TACKLING THE WINTER CUTBACK

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By Clodagh and Dick Handscombe

Spain’s best known gardening authors living in Spain for twenty five years. www.gardenspain.com

 

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The Start

Although the cutback starts today 7 January a few things were trimmed last week to take advantage of the continuing summer weather. Overgrown herb plants were cut , common sage rosemary lemon verbena stevia marjoram and various thymes, for drying in our tray dryer and in bunches in the sun. But these need taking  inside at night to prevent them reabsorbing moisture. Decorative sages were cut back to provide cuttings to produce new plants for a couple of corners of thge garden that still lack Christmas colour and for friends. But today as soon as it’s light, it’s now 6.30 am, the cutting back of larger plants will start in earnest and the shredder will be taken out of the shed to reduce the volume for the compost heap or number of sacks in the case of the oleander hedge. Luckily we have a weekly garden rubbish collection from the gate.

This week’s cutting back tasks


1.Lantanas have now done their job of flowering from Spring to Los Reyes but now need pruning according to their type and form.

Ground cover trailing purple and white varieties will be trimmed back by half and to shape whether used as low internal hedges or ground cover. The yellow variety wil be just trimmed lightly.

Medium height yellow, orange/red, pink/yellow and yellow varieties will be cut back hard to stimulate early budding and close flowering in the spring. Flowering growth  will be cut back  hard just leaving one or two budding points on each stem.


Standards need cutting to shape to stimulate side shoots and create a round head.

Climbing pink/yellow, white and orange/red varieties can be trained to grow up and over walls and as boundary hedges. Prune side shoots and leave the tallest branches intact until they reach the height you desire, then trim to this point each winter and if necessary several times a year.

 

2.Bougainvillias of all sizes and colours will benefit from careful pruning.

Lightly prune young plants to shape but be harder on established mature plants to stop them getting out of control. Trim back all side shoots along each of the main ble  branches to stimulate closely packed flowering shoots.  Cut out the water shoots which tend to have lighter green bark larger leaves and bigger thorns. After pruning check that any ties are not too tight or loose.

3.Oleander require pruning to prevent them getting too tall and leggy. We cut back shrubs to a size and shape suitable for their position in shrub and perennial beds.

A tall hedge that helps hide a house beyond we cut back hard, by a metre or two every two or three years. The other years we merely trim straggly branches and unsightly dead flower ends.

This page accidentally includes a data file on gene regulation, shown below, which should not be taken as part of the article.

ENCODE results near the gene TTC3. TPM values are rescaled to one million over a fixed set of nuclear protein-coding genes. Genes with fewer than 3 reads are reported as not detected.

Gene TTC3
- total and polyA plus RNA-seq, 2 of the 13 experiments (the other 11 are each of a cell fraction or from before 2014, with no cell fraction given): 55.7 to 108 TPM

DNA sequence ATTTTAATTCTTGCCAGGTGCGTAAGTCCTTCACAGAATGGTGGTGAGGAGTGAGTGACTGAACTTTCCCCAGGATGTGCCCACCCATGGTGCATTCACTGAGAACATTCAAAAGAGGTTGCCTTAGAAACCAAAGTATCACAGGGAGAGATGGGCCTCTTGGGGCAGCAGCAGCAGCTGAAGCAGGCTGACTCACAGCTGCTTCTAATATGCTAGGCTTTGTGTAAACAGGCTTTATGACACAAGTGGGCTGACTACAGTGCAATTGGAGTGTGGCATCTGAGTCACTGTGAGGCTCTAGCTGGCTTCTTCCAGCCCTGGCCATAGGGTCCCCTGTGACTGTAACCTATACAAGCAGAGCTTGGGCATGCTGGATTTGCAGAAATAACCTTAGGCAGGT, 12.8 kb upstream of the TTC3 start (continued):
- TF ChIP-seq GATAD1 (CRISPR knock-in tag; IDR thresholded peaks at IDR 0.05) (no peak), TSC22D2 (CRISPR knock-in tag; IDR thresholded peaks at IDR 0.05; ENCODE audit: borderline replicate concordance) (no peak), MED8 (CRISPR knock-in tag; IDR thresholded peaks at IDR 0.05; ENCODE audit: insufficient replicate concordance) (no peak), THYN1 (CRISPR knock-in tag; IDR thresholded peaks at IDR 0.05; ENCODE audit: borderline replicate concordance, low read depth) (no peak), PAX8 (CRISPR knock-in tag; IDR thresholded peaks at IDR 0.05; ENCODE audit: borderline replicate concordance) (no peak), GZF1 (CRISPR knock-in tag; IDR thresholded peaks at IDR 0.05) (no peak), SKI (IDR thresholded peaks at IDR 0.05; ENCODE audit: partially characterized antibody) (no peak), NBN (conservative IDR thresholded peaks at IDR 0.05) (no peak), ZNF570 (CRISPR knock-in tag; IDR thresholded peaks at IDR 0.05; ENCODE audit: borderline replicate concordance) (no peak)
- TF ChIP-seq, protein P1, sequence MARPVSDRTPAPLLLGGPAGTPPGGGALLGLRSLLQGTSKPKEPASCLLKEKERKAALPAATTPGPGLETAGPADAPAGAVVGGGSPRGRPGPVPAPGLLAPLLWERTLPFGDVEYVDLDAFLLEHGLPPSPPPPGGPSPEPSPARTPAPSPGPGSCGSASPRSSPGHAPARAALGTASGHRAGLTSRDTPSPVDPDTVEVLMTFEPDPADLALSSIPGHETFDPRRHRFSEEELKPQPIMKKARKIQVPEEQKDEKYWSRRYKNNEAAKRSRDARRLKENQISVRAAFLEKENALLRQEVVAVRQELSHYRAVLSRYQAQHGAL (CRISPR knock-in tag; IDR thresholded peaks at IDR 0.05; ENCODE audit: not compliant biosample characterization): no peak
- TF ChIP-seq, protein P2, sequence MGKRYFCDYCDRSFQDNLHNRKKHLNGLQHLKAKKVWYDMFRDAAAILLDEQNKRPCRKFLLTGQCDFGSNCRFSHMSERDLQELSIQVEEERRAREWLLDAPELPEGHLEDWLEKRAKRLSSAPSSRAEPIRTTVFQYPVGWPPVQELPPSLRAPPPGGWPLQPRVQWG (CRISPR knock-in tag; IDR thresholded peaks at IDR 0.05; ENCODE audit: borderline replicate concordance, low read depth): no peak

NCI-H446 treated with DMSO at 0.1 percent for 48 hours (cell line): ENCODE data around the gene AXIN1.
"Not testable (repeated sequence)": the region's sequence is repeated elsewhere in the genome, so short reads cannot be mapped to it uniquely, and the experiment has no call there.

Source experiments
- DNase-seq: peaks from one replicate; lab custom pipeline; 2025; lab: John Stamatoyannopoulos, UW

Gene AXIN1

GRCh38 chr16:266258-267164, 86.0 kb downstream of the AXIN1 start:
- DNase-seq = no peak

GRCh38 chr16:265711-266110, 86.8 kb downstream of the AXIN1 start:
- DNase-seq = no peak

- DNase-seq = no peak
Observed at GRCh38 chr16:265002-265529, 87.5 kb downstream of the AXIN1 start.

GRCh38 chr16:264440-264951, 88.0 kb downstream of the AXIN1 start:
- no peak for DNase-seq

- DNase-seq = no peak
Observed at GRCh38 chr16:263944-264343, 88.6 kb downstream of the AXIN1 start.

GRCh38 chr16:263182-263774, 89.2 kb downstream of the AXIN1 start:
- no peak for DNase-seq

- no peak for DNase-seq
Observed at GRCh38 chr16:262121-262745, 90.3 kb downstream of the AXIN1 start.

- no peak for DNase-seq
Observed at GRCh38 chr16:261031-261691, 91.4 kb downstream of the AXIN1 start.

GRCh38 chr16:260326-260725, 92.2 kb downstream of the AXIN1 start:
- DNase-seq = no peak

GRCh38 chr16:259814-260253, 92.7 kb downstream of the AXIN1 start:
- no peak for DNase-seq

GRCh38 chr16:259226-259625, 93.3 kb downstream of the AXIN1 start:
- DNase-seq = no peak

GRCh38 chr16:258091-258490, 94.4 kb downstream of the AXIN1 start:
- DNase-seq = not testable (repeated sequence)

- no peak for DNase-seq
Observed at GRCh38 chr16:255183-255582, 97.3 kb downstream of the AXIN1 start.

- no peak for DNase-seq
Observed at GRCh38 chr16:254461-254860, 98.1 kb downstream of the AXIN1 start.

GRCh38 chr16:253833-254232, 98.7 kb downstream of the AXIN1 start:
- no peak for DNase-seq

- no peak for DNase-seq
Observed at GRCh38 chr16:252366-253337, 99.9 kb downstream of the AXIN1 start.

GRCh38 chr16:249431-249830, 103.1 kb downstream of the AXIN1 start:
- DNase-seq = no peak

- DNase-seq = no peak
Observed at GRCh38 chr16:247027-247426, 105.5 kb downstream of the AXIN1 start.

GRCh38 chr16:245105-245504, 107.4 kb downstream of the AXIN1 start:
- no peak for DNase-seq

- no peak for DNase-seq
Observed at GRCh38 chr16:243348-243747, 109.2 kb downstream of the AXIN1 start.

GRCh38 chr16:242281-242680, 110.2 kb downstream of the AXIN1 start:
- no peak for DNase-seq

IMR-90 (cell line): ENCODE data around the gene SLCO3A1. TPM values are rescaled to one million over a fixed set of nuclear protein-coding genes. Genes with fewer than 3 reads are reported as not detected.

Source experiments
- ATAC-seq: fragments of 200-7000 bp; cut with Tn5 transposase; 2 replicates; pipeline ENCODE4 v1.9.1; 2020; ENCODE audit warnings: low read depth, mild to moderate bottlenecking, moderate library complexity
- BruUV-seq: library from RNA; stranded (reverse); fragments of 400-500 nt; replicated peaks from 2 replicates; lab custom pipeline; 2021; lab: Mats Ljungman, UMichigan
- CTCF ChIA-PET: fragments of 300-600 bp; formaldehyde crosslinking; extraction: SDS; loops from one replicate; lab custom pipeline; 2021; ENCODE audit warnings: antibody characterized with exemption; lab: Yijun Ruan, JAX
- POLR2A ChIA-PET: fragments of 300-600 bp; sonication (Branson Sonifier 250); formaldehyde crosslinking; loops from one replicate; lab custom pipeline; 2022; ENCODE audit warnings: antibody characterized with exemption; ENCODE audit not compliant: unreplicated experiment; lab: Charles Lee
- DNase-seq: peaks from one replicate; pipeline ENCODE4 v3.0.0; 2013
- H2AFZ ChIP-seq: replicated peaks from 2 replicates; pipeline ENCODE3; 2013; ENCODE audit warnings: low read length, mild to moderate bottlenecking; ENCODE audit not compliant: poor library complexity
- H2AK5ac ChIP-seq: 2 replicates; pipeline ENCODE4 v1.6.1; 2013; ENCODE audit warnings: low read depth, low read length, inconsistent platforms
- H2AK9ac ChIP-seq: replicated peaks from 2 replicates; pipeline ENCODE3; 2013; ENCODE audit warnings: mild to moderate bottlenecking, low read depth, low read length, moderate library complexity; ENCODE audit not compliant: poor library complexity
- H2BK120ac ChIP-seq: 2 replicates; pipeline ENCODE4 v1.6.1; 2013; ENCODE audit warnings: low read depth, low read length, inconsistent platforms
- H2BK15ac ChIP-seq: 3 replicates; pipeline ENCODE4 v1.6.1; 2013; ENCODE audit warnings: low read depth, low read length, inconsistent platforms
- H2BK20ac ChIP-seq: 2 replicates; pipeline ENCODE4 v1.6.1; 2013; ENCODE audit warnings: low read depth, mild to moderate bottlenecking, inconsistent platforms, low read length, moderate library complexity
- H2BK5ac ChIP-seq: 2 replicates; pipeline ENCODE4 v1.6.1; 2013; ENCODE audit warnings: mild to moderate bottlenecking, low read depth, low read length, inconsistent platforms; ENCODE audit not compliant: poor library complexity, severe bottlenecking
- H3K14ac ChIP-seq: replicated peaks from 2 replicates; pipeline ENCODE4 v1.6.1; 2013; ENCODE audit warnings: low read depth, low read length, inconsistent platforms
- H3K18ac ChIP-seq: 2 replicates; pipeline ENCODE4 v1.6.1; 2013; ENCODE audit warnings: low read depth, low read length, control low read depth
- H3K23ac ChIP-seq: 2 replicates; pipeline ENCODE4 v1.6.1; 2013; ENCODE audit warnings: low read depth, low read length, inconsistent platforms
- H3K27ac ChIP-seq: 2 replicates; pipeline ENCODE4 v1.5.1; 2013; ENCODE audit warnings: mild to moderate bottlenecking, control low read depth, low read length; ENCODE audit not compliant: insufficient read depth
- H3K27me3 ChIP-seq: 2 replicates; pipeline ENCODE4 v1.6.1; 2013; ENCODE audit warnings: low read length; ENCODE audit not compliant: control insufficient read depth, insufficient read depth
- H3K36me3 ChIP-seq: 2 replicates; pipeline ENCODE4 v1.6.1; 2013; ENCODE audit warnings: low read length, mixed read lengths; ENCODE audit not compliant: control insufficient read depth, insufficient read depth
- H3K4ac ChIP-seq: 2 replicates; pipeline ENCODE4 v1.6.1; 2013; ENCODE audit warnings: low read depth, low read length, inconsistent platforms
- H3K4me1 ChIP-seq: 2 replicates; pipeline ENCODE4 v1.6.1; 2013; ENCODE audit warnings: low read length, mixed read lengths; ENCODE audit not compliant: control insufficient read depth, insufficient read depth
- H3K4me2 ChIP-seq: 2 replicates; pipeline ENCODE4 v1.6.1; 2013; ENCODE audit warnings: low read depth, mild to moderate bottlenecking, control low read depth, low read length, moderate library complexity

When handling oleander cuttings we ensure we wear gloves as the sap has poisonous properties.

4.Cersis Judas trees need trimming to shape and a size suitable for their situation and the stripping of the numerous seed pods from last year’s Easter flowerings. If you have a large garden with space for more flowing trees Cersis seeds germinate reasonably easily.

5.Roses growing alongside our fruit growing area provided a last good bunch for a new year vase but will today or tomorrow be pruned back to two buds, weeded and mulched wit horse manure. At the same time two garlic segments will be sown close to each stem to help with spring and summer pest control.

6.Grape vine leaves have now fallen so it’s time to prune them to stimulate strong growth buds for the spring. Cut back bushes and standards to three or four eyes/buds on four main branches. If you are training a young plant to grow up the supports of a gazebo or eventually cover it for shade and fruit retain just the strongest branch it reaches the required height and then train young growth each year until the gazebo is covered cutting back side branches to two or three buds each year.

7.Leonotis plants will be cut back to stimulate good displays in the summer and autumn. To maximise the flowering periods we cut back some stems by half and others by eighty percent.

8.Carob trees will be pruned according to their purpose. We have three that will be treated as follows. The most mature important for summer shade will be pruned in the traditional style as a flat topped wide column. A second large tree in a boundary hedge will be trimmed as a thick fan to hide a neighbouring house but retain our mountain views.  A third tree self seeded twenty years ago between two rocks alongside a path. Rather than dig it out we trained it as a half metre round bonsai which remains as an interesting evergreen feature.

 

Having done these jobs this week we will then steadily through January and February work though the flower garden and fruit trees following our own advice recorded to remind us of best practices in ‘Your Garden in Spain’ and ‘Growing Healthy Fruit in Spain’.

 

(c ) Clodagh and Dick Handscombe www.gardenspain.com January 2013.

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